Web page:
The talisman arpeggio

"I'd noticed that when you were working with numbers you often wiggled your fingers."

A very simple motion, that. Look away momentarily and it is easily missed: an arpeggio played from left pinky to left thumb, and occasionally even crossing over to the right hand. What am I doing?

I'm multiplying.

Abnormally-quick absorption of knowledge during childhood often leads to learning quirks that last a lifetime. My quirks are the sevens and eights: numbers that, when multiplied, are too large to be counted off comfortably on one hand yet too small to justify whipping out a calculator.

Pinpoint: begin at seven times five. Continue to seven times nine. Start back up at eight times six, and proceed to eight times nine. Ask me those and you are just as likely to get an immediate answer as you are to see my eyes go vacant and—if you're watching carefully—to see a soft, wavelike motion flow from the left side of my left hand, stopping with my left thumb.

What happened?

The correct answer is never quite so simple as that; better yet is to ask the question, "What didn't happen?" The answer is third grade, the year of multiplication.

Proceeding directly from second to fourth grade meant a lot of things to a young girl. They were two different worlds back then—the land of addition and subtraction and the land of long division were separated by the treacherous, storm-laden Sea of Multiplication.

Most children get a year to make that crossing. I had a summer, working alone.

My memories are of what my mother calls "the living room"—the room they never used. Because of its furniture, I always referred to it as the "piano room." It opened to the front door, the door used only by salesmen and strangers in the deep South, and it held formal, red velvet couches. Couches that were generally only sat upon by me, as I waited for trick-or-treaters.

Or learned my multiplication tables.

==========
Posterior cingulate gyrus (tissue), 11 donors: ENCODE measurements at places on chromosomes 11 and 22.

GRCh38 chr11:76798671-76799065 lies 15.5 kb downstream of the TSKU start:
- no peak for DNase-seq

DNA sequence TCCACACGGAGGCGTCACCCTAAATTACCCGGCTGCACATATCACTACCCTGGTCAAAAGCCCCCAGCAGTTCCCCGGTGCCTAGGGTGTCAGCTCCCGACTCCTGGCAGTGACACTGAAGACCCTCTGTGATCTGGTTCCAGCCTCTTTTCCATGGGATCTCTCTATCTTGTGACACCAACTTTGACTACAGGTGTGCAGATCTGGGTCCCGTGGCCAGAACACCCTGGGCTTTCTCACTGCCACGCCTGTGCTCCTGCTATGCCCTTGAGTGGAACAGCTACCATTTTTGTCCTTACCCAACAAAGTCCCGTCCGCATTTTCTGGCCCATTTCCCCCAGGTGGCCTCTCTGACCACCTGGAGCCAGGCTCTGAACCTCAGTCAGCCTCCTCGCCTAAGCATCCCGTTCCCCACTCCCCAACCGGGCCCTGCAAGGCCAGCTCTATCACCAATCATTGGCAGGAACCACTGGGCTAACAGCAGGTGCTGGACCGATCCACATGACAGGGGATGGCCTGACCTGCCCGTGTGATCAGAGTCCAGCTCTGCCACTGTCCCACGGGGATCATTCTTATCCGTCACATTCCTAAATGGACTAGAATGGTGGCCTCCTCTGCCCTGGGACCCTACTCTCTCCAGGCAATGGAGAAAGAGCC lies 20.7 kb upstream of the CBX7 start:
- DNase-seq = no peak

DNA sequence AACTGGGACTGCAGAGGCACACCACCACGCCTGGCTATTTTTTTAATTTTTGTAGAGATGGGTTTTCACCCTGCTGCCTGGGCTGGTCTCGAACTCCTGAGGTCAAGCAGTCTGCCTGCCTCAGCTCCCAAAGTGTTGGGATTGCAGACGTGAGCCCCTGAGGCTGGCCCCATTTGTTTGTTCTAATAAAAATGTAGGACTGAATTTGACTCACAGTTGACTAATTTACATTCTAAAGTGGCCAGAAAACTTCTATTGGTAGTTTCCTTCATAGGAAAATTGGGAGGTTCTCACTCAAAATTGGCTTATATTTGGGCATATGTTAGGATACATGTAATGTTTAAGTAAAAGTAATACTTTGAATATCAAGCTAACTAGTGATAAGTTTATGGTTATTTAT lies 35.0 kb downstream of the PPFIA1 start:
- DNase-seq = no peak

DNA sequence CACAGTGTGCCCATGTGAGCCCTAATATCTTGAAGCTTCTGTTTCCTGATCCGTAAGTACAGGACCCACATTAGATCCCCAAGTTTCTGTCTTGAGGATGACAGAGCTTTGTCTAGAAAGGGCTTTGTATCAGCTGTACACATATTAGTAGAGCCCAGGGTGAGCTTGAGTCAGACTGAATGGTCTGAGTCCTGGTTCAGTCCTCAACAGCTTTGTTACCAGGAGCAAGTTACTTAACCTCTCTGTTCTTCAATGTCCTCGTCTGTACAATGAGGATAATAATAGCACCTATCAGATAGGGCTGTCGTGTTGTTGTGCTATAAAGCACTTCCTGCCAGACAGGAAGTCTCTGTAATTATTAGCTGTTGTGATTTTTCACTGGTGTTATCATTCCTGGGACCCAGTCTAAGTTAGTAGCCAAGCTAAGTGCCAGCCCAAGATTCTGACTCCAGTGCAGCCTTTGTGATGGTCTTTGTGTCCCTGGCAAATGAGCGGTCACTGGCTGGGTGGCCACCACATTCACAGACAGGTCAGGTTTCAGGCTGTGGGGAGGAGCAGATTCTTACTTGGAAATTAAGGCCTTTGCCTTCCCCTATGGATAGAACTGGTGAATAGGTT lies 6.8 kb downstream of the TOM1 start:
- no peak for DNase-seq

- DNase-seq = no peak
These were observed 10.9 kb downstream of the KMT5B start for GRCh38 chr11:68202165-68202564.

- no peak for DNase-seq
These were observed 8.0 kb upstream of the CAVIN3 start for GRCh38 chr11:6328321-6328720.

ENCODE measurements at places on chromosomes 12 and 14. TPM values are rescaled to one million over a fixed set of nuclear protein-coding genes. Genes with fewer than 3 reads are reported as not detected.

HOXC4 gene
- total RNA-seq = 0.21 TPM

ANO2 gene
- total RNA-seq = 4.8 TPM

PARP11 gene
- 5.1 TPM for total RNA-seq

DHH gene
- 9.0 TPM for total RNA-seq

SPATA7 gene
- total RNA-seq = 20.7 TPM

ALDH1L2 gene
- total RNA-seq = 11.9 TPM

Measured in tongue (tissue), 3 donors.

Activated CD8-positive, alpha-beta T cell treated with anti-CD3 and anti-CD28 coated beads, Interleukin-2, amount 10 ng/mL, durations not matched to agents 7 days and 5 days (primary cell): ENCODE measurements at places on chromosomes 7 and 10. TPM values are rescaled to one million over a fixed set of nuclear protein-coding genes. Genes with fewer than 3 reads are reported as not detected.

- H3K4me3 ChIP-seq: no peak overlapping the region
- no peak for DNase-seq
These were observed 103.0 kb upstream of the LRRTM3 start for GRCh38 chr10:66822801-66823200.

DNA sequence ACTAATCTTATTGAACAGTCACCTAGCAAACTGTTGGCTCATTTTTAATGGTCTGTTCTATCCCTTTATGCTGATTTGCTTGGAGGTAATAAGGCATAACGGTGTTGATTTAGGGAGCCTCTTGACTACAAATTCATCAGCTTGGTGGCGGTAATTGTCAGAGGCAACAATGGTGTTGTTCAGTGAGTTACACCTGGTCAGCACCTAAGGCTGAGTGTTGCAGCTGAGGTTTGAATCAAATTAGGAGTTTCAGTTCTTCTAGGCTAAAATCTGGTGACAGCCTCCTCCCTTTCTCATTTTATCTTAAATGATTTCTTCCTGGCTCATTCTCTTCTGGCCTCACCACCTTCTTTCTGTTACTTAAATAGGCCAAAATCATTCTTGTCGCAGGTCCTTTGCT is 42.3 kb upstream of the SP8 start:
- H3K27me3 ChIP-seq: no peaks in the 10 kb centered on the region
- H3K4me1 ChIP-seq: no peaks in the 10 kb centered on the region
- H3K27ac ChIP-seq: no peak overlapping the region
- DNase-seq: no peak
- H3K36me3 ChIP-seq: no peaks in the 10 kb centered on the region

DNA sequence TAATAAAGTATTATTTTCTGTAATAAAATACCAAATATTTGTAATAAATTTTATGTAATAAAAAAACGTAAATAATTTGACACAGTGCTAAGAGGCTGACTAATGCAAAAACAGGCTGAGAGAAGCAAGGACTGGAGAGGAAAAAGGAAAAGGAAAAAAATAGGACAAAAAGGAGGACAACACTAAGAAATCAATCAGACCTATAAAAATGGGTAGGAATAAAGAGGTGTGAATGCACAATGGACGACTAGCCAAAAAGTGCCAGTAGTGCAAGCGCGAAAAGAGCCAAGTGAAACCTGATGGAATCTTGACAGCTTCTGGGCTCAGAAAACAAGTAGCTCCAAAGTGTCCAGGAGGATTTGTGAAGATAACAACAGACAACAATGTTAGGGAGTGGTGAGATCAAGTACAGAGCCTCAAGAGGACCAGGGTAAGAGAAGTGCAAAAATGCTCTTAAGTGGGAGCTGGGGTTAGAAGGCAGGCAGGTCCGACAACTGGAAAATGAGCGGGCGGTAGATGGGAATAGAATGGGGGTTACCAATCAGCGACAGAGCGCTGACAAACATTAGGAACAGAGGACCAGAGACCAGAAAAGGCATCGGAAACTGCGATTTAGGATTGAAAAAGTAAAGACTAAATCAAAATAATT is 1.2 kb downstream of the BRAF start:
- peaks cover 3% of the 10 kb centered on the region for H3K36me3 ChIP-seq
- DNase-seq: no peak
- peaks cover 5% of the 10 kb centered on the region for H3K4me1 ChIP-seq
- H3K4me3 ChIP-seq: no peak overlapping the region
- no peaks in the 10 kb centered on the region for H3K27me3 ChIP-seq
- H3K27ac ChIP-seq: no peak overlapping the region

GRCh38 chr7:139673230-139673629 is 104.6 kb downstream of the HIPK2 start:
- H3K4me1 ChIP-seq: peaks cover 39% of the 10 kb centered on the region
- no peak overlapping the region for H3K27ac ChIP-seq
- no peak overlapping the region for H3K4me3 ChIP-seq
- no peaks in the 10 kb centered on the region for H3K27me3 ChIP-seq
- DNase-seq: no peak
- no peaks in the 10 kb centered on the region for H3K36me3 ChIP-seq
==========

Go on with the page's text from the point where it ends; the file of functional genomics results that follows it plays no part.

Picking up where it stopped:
That summer, I paced the carpet, dodging the coffee table, door firmly closed. Memorizing. Trying to make the numbers make sense. One through four—easy. Fives—easier still. Sixes—manageable but frustrating, especially once the numbers got above 42.

Nines I loved for their patterns—first digit running 0-1-2-3-4-5-6-7-8-9 while the second digit ran 9-8-7-6-5-4-3-2-1-0. Easy, elegant, understandable.

Sevens and eights were torture. There were no pretty patterns, and they didn't fit on one hand. Unsure of myself and my memorization, I learned to count, lightning-fast, on my left hand while writing with my right.

Originally it consisted of slow, measured crooks of fingers. My speed grew, but my confidence didn't. If I wasn't sure of an answer, a quicksilver ripple of fingers assured me of what I already knew, one-two-three-four-five-six, yes, that's the answer…

It is now a crutch, a reassurance, no more. The adult Amy knows her multiplication and worries not, but sometimes the little girl, always wanting to be right, has to take just a tiny moment to check one last time.

Just to be sure. After all, the numbers are notorious for slyly morphing and changing once registered in memory, but their dancing images and values coalesce into a single answer when faced with the talisman arpeggio. It disguised my uncertainty from legions of teachers.

Except for that calculus professor, but that's another story for another night.


[...] from addition/subtraction to full mastery of long division over the course of a summer.  ('Talisman arpeggio,' [...]